A team of scientists based at San Diego State University, the University of Chicago, and the University of South Florida have analyzed all sequence data available in public databases from complete genomes and environmental community genomes, and found out that jumping genes (known as transposase... Read More
This episode: Cable bacteria and algae set up electric grid in sediments!
(6 MB, 6.5 minutes)
Dear Dick Despommier
My name is Ruth
While I was watching a video of you explaining vertical farming you mentioned soil-less g... Read More
Guest blogger for Small Things Considered Peter Setlow, Professor of Molecular, Microbial and Structural Biology at the University of Connecticut in Storrs, CT, has an eye-opening post about a recent paper, Read More
Chances are, in the course of your scientific career, you will encounter a common problem in research: losing time due to someone else’s mistake. Whether the problem is an incorrect strain or plasmid given to you by another lab, incorrectly made buffers or media from within your own lab, or, in ... Read More
This episode: Helpful gut bacteria communicate with the immune system!
This episode: Non-pathogenic Clostridium difficile strains can protect hamsters against their disease-causing bacterial siblings!
(7 MB, 7.5 minutes)
When hamsters were colonized with toxin-free strains of C. difficile, they were better able to resist infection b... Read More
An outbreak of Ebola hemorrhagic fever that began in early July 2012 has involved at least 36 individuals and 16 deaths. So far the disease has been confined to a rural region west of Kampala, the capital of Uganda. The subject of Richard Preston’s scary The Hot Zone, Ebola virus is newsworthy b... Read More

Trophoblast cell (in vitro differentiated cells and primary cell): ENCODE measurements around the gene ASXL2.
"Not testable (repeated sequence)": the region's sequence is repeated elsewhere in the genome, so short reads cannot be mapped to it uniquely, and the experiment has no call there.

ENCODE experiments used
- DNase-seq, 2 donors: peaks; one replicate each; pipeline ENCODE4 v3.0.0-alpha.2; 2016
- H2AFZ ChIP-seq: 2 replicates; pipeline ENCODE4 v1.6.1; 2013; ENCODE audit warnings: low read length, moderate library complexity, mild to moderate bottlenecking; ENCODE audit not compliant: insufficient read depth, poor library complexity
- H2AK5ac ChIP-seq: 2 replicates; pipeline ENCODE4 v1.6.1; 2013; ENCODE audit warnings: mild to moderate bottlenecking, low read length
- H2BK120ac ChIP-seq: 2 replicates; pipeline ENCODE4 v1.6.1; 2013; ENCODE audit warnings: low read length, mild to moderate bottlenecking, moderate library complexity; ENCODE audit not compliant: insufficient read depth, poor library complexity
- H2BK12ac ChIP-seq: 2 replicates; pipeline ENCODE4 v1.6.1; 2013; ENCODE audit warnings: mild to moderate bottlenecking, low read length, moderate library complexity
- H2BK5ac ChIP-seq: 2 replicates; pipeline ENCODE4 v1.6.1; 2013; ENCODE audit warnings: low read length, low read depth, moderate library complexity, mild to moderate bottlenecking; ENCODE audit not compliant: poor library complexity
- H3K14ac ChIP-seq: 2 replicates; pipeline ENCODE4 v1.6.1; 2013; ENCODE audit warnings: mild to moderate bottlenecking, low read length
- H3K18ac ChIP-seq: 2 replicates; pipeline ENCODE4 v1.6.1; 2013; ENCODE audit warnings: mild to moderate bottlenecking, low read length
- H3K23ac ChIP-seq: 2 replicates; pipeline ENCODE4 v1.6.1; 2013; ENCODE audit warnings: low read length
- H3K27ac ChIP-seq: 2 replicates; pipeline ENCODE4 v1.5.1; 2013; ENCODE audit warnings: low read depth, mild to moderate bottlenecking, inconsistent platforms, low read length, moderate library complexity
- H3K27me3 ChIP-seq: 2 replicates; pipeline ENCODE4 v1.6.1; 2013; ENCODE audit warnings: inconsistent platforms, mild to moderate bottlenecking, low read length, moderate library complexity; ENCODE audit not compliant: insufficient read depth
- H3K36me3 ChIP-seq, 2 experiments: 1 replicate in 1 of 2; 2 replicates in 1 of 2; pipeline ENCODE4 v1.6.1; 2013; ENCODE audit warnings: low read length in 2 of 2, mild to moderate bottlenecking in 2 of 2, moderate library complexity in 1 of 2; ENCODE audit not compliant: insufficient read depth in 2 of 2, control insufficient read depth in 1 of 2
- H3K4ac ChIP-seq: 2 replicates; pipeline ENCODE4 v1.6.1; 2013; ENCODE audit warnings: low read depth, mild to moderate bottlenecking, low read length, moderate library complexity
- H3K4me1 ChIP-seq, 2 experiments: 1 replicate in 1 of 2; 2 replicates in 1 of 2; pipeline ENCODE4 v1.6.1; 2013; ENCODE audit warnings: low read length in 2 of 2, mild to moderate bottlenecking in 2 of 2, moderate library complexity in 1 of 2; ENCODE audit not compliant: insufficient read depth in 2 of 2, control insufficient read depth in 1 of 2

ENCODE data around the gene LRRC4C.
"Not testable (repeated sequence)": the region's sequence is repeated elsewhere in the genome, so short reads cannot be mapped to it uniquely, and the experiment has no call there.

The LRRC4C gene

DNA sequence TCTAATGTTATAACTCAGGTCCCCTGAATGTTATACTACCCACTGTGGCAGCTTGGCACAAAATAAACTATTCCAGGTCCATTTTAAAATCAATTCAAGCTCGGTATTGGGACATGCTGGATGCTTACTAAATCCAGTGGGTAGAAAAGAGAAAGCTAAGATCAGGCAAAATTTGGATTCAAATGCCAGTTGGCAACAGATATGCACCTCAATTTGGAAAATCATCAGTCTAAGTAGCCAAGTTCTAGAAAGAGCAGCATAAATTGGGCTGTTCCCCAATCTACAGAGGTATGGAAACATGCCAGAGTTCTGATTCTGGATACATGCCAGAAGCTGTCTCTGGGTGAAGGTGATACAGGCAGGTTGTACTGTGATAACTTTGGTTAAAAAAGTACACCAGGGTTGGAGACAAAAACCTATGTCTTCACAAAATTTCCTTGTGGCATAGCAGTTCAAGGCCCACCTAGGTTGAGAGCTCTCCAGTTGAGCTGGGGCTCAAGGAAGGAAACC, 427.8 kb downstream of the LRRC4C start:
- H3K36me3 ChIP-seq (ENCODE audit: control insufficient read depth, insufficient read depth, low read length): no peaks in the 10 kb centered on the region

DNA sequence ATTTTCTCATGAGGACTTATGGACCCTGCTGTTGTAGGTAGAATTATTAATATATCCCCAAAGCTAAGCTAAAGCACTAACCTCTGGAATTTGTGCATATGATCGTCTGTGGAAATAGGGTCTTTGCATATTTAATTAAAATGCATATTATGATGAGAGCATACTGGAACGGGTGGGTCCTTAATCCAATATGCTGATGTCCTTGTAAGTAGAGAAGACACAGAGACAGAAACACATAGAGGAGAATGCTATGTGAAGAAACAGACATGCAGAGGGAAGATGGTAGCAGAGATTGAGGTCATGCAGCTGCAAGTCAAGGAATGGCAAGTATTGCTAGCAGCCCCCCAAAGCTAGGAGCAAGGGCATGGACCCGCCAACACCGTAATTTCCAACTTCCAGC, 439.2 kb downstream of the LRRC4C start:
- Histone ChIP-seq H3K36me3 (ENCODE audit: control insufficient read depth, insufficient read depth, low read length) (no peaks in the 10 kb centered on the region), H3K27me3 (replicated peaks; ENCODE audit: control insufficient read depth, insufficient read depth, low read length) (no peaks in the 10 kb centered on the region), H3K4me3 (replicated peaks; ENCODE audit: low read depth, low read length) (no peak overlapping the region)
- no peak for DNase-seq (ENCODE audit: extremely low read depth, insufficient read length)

The TWiV team reviews the discovery of old vials of smallpox virus at NIH, anthrax and influenza mishaps at CDC, the baby who was not cured of HIV, Cambridge Working Group, and sacking of NSABB members.
Hosts: Read More
Hosts: Vincent Racaniello, Michele Swanson, and Michael Schmidt.
Vincent, Michele, and Michael reveal the discovery of a new species of the spirochaete that causes Lyme disease, and fecal microRNAs that shape the gut microbiome. Read More
Materials scientist Jeffrey Brinker and his collaborators at Sandia National Laboratory in Albuquerque, N.M., have confined individual Staphylococcus aureus cells in vessels that consist of porous silica nanostructures. These structures isolate the cells physically and chemically from other cell... Read More
SketchyMicro is a unique and effective way to learn high-yield medical microbiology for the USMLE Step 1.
They take all of the microorganisms, infectious diseases, and random facts that you need to memorize for USMLE Step 1, and weave them into easy-to-remember sketches.
They narrate as th... Read More
Tom Shenk is not only ASM’s Publications Board Chairman and a Princeton Professor, he’s also an instigator and a mastermind (in the well-intentioned and insightful senses of the words). After all, he was one of the original forces behind starting up mBio and his ideas and work continue to drive ... Read More
Host: Vincent Racaniello
Guest: Ileana Cristea
Vincent meets up with Ileana at Princeton University to talk abou... Read More
Hi Vincent and Dickson,
I enjoy TWIP, and often recommend it to my students. I'm a parasitologist, primarily a Leishmaniac, but I have learnt a lot from TWIP. I find it both more educational and entertaining than Car Talk.
The disc... Read More
If you missed the opportunity to hear Carl Wittwer talk about the history of PCR and his invention of the LightCycler, the video is now available on line.
The polymerase chain reaction (PCR) has become a fundamental tool in molecular research and clinical testing. Our presenter, Carl Witter, ... Read More